Heather said...

I have always had a desire to be creative, but as a child was hopeless at art and later, was too busy to have the time to do anything about it. In my late 40's I took a City and Guilds course in creative embroidery and later worked on various distance learning courses. I also enjoyed the research which some of my pieces required. I haven't made a career from it, but I have thoroughly myself.

Carol said...

My children have said things to me similar to what you said to your mother. Especially humorous was my youngest son's "You don't know anything about real life!" delivered when he was a wise 18-year-old. I made my choices at various ages and see children's judgementalism as the product of their ages at the time. I hold no grudges about their comments, and would be surprised if your mother held your words against you.

The Broad said...

I was very fortunate growing up in a family where both my parents had a thirst for knowledge, which they imparted to all four of their children and we children in turn to our children. Now approaching dotage, if not already there, I am haunted by the idea that I don't have enough time to do all the reading and learning that I keep thinking I want to do.

donna baker said...

I love your story Pat. Here is something else that might interest you when you want to find out something new. Khan Academy. Kind of like the old encyclopedias, but in lesson form on the internet. Wonderful place to learn.

Terra Hangen said...

I love your friend P's advice; the world would be a kinder place if we all followed it. I often try to say nothing rather than words I would forever regret, we probably all slip up from time to time. I love learning like you do, and found a career that suited me as librarian. Later I wrote 1,000 published articles and had to do research for them, which I enjoyed, plus my nonfiction books require research too.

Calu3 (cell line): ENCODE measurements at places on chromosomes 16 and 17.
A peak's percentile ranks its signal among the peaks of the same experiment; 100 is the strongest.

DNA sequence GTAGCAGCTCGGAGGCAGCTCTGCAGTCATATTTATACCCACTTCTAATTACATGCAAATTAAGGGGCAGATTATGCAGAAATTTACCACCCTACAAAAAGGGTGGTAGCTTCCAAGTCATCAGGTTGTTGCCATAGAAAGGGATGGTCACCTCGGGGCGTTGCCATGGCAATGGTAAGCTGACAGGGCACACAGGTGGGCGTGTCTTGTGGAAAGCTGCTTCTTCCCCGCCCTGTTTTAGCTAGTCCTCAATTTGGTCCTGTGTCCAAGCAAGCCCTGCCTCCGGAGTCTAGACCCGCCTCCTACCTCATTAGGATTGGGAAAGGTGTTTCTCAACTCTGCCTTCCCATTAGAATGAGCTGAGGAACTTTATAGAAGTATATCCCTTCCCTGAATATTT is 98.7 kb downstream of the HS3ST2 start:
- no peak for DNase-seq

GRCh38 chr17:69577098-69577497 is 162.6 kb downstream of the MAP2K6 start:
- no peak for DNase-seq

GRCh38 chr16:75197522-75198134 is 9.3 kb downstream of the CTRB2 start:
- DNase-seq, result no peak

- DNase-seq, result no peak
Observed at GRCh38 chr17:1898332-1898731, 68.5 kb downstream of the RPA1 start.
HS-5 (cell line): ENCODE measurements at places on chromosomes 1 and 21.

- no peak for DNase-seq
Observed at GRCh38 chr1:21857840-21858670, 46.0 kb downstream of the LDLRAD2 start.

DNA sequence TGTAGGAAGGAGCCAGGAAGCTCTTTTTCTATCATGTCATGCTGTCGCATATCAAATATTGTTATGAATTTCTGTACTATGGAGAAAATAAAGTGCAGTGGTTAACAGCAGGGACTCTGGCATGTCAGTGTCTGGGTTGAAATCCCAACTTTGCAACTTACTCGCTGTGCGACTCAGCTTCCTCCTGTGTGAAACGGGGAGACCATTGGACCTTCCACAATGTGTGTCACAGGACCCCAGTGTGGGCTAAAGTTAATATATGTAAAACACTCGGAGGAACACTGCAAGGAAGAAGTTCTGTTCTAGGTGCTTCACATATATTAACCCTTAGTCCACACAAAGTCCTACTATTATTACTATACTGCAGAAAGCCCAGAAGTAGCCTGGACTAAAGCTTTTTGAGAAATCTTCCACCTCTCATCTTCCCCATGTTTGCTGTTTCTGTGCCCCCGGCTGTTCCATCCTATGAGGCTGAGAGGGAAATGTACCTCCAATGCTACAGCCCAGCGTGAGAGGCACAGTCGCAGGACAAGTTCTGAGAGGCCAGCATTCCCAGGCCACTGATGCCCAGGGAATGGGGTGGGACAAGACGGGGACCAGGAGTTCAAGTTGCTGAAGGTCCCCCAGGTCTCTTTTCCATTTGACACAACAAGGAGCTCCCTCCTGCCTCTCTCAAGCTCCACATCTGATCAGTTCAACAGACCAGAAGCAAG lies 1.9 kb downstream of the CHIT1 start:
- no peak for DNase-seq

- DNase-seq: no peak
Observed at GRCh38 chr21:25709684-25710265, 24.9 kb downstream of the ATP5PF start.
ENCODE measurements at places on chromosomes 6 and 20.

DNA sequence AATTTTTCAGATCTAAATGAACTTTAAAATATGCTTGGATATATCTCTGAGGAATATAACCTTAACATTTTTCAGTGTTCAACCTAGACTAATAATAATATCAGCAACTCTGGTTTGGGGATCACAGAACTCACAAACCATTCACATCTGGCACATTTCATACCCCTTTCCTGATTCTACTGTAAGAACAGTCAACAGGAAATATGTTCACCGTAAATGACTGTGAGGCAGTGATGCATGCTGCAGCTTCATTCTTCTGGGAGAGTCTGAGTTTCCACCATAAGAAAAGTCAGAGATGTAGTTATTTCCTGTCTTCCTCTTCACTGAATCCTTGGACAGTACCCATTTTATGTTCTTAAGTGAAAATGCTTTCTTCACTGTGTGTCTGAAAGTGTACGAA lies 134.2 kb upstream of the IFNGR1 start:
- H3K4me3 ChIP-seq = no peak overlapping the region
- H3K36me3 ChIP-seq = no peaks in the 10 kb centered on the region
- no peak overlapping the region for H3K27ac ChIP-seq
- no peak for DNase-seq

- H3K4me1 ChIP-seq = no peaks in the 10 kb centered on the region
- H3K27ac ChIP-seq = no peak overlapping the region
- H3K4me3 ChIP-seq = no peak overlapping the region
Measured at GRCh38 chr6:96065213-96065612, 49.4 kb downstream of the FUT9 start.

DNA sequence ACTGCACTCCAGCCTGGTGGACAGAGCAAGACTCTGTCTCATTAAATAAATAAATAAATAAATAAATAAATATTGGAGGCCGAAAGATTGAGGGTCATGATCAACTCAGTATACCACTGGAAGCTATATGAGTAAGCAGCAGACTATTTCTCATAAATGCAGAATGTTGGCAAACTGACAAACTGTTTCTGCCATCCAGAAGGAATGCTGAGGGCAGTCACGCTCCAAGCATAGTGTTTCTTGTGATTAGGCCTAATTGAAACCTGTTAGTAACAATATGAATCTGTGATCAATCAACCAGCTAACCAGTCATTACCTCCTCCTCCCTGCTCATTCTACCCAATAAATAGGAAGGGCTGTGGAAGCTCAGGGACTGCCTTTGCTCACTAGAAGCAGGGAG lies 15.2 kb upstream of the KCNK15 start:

Joanne Noragon said...

Thank you friend P; true, true words. Khan Academy that Donna Baker recommends is a good learning place. So is Quora.

Yorkshire Pudding said...

But what you said to your mother was true. Perhaps she was contented with her home and family life but you were in the vanguard of a new generation of women who wanted more than that - to realise their potential and gain a foothold in a working world that had previously been dominated by men.

Rachel said...

A young girl on the farm opposite ours won a scholarship to the grammar school 15 miles away. Her family refused to let her go because such an education was considered not necessary for her so she never went. (This was in the 1950s and the knowledge of this attitude frightened me at the time). At the age of 15 she left school and went to work in a factory and worked on the farm at weekends. However she also set out to educate herself and went to evening classes and basically defy her family and eventually went off to teacher training college and qualified as a maths teacher. The family never acknowledged her success. It continued to be a sad story because her brother and sister who remained at home also never accepted her success. I don't know why I am telling you this but your post reminded me of it.

The Weaver of Grass said...

Isn't it interesting from reading these comments how the world has changed and our views with it.
I suppose it happens with every generation but it just seems more so in our lifetime.